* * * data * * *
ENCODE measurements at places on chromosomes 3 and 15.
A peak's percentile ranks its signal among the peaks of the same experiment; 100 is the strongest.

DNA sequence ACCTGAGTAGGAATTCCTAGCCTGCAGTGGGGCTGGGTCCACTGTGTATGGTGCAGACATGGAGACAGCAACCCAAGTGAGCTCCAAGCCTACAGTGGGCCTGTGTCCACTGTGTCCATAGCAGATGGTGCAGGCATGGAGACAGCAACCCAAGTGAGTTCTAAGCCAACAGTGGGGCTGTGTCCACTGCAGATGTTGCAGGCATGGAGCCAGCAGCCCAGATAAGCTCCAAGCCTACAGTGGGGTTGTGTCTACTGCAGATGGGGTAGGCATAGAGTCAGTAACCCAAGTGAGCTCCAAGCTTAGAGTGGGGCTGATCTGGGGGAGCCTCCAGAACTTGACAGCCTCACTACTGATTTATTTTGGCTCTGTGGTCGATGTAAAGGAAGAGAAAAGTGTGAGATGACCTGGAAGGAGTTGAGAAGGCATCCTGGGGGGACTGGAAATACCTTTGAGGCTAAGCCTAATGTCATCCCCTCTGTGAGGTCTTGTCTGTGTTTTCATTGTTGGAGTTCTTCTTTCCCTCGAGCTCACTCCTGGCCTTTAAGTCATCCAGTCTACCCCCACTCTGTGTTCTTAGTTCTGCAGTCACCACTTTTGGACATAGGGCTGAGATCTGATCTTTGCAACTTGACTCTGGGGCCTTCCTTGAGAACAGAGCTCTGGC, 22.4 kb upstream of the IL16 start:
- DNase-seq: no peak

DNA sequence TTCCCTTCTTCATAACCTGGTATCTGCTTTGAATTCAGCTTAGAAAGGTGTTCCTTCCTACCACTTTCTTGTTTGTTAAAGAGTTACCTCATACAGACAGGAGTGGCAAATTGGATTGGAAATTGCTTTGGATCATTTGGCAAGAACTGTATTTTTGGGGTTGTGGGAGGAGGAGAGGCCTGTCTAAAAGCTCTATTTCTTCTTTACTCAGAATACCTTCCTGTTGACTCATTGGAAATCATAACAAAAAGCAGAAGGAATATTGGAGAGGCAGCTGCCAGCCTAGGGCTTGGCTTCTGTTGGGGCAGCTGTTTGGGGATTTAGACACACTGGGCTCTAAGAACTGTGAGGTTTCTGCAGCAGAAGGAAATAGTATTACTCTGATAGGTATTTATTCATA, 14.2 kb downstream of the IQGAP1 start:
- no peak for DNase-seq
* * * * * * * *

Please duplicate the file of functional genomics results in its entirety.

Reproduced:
ENCODE measurements at places on chromosomes 3 and 15.
A peak's percentile ranks its signal among the peaks of the same experiment; 100 is the strongest.

DNA sequence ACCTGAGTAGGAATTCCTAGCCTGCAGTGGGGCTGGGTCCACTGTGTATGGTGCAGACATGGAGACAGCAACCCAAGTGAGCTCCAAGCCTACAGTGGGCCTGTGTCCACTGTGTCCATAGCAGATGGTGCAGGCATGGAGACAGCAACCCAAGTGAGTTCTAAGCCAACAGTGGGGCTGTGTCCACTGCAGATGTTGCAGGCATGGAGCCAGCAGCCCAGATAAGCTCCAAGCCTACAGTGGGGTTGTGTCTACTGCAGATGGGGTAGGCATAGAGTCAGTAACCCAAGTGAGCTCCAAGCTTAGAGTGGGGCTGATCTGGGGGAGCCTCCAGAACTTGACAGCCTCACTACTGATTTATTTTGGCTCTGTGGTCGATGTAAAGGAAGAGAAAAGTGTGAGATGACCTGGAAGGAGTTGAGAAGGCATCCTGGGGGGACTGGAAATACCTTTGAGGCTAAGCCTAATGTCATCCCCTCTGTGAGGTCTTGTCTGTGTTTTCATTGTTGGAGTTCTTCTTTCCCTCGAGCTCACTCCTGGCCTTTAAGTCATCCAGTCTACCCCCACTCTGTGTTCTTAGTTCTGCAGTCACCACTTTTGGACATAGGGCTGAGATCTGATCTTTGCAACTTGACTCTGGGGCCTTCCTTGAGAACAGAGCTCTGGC, 22.4 kb upstream of the IL16 start:
- DNase-seq: no peak

DNA sequence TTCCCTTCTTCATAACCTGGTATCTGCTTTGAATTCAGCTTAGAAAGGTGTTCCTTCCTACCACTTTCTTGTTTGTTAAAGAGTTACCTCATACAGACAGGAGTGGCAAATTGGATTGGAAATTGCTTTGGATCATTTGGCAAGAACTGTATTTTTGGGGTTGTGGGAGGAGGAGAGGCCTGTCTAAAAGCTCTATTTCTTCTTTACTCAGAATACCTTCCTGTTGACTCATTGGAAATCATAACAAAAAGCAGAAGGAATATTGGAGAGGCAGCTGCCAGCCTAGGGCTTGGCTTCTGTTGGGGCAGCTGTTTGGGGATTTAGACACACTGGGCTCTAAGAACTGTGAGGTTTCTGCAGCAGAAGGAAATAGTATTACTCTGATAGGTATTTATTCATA, 14.2 kb downstream of the IQGAP1 start:
- no peak for DNase-seq